SP Premium
VHALKYRIE
1-99 SparkPoints 16
SparkPoints
 

Seasonal Carb Cycling

Wednesday, July 18, 2012

One of the benefits of having a food journal that goes back 5 years is I can go back in time to see where I started, and where I am now.

The reason I joined Spark is because my weight loss stalled, and I wanted to lose more. And Spark is free!

Here's my very first day that I created an account on Spark and tracked my food.

July 3, 2007 Start weight: 135lbs
Breakfast: Cheerios, Plum, Granola bar | Calories: 218
Lunch: Baja fresh charboiled chicken, clementine | Calories: 352
Dinner: Turkey sausage, asparagus, corn, eggplant, sweet potato, bell pepper, halibut, tequila | Calories: 860
Snack: Low fat yogurt, plum, granola bar | Calories: 294
Calorie Total: 1725
Carbs: 219g | 55%
Fat: 30g | 17%
Protein: 112g | 28%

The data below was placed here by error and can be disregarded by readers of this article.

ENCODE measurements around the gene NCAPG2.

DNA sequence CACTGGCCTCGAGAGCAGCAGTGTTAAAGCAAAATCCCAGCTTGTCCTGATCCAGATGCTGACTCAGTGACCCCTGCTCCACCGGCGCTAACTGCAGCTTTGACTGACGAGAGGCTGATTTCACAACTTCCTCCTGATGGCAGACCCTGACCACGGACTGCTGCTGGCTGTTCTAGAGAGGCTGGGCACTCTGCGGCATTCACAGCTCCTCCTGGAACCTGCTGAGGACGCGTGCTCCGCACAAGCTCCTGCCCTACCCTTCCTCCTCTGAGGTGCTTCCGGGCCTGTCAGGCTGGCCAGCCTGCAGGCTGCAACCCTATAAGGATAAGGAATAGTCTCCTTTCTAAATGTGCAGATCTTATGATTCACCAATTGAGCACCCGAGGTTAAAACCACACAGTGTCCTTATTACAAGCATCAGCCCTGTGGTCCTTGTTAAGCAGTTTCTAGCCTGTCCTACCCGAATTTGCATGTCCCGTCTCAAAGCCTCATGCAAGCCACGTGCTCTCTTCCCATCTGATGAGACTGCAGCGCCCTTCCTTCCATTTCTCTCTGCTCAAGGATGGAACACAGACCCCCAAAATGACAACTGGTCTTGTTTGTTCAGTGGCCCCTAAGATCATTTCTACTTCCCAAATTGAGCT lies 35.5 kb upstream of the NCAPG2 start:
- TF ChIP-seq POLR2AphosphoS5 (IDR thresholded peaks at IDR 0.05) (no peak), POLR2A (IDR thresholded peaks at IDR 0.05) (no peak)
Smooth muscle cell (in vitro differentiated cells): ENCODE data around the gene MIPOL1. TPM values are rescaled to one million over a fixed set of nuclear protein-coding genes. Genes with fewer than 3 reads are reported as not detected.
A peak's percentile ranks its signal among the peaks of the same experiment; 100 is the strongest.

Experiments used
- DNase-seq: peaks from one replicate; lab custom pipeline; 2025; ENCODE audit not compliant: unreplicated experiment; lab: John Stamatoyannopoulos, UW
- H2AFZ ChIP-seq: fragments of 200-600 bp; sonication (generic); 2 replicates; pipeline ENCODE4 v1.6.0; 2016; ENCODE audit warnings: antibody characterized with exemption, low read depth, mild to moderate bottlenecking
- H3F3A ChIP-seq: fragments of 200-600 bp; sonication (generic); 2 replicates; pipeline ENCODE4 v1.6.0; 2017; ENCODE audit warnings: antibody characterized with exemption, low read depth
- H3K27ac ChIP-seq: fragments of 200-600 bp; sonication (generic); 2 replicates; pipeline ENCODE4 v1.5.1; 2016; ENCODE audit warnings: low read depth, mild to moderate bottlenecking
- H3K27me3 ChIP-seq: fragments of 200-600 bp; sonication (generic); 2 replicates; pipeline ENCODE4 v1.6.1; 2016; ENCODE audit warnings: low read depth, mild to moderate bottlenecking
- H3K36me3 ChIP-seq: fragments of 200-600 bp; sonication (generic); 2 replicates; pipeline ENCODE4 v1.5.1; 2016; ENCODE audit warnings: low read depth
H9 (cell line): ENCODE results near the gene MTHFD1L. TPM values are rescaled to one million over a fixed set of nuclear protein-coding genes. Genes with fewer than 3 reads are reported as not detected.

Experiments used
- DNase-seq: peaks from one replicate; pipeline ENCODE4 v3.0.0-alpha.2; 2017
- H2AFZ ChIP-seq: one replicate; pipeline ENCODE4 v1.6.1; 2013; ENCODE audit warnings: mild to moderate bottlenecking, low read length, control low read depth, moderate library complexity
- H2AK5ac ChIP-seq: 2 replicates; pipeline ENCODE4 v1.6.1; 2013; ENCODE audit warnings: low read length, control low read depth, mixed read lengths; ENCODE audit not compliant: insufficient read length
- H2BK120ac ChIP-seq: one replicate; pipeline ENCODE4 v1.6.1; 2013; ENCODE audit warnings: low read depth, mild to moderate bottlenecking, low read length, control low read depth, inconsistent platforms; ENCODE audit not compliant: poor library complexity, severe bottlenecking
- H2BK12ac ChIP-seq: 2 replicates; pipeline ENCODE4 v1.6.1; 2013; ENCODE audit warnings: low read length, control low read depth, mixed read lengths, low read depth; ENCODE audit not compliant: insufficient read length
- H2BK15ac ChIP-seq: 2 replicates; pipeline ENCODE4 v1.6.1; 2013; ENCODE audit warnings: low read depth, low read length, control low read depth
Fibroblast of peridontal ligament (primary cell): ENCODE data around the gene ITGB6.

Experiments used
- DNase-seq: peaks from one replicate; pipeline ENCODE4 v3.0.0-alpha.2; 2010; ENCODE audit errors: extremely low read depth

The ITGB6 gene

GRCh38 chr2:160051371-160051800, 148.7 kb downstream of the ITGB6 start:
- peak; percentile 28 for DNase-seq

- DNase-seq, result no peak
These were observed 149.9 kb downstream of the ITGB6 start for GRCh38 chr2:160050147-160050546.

If we're going with calorie in-calorie out math, I'm a little calorie high, but the quality of food is pretty good. No fast food. No junk. Veggies, fruit, grains (Cheerios says its heart healthy!), and keeping fat low (because I was trying to follow the standard dietary advice). Shot of alcohol is ok in moderation, right? I packed too many calories at once at dinner, but hey! It was my first day!

Subsequent journal entries show that I dropped my average daily calories.

And it worked! My weight tracker shows that I lost 4 lbs in a month. Not bad!

However, checking my report in October 8, 2007, my weight jumped to 142lbs. Not good.

3 years later...

August 5, 2010 Start weight: 132
Breakfast: Banana, Cheerios | Calories: 177